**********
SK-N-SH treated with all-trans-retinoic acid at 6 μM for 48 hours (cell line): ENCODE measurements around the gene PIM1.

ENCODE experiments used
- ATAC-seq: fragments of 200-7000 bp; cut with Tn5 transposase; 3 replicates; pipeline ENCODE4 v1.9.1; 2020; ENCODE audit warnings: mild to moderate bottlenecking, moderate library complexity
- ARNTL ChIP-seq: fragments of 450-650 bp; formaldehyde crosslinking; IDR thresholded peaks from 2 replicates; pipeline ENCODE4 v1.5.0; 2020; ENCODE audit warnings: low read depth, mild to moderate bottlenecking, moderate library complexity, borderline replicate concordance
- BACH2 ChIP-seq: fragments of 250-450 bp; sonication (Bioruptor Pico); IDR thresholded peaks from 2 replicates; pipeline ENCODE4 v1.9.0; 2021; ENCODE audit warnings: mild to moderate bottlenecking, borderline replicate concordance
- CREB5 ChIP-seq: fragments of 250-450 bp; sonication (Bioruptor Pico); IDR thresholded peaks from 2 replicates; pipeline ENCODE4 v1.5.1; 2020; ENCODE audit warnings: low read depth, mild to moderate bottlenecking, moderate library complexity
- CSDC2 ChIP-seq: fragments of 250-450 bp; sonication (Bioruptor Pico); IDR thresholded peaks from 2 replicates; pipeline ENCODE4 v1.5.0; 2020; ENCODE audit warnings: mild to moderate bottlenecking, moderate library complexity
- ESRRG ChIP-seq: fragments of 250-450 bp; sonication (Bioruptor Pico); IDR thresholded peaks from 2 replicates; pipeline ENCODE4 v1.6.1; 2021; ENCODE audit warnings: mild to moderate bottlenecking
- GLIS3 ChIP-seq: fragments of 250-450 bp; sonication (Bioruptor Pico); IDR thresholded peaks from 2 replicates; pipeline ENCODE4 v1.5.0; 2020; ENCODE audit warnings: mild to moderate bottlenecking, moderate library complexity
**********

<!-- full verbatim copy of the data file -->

SK-N-SH treated with all-trans-retinoic acid at 6 μM for 48 hours (cell line): ENCODE measurements around the gene PIM1.

ENCODE experiments used
- ATAC-seq: fragments of 200-7000 bp; cut with Tn5 transposase; 3 replicates; pipeline ENCODE4 v1.9.1; 2020; ENCODE audit warnings: mild to moderate bottlenecking, moderate library complexity
- ARNTL ChIP-seq: fragments of 450-650 bp; formaldehyde crosslinking; IDR thresholded peaks from 2 replicates; pipeline ENCODE4 v1.5.0; 2020; ENCODE audit warnings: low read depth, mild to moderate bottlenecking, moderate library complexity, borderline replicate concordance
- BACH2 ChIP-seq: fragments of 250-450 bp; sonication (Bioruptor Pico); IDR thresholded peaks from 2 replicates; pipeline ENCODE4 v1.9.0; 2021; ENCODE audit warnings: mild to moderate bottlenecking, borderline replicate concordance
- CREB5 ChIP-seq: fragments of 250-450 bp; sonication (Bioruptor Pico); IDR thresholded peaks from 2 replicates; pipeline ENCODE4 v1.5.1; 2020; ENCODE audit warnings: low read depth, mild to moderate bottlenecking, moderate library complexity
- CSDC2 ChIP-seq: fragments of 250-450 bp; sonication (Bioruptor Pico); IDR thresholded peaks from 2 replicates; pipeline ENCODE4 v1.5.0; 2020; ENCODE audit warnings: mild to moderate bottlenecking, moderate library complexity
- ESRRG ChIP-seq: fragments of 250-450 bp; sonication (Bioruptor Pico); IDR thresholded peaks from 2 replicates; pipeline ENCODE4 v1.6.1; 2021; ENCODE audit warnings: mild to moderate bottlenecking
- GLIS3 ChIP-seq: fragments of 250-450 bp; sonication (Bioruptor Pico); IDR thresholded peaks from 2 replicates; pipeline ENCODE4 v1.5.0; 2020; ENCODE audit warnings: mild to moderate bottlenecking, moderate library complexity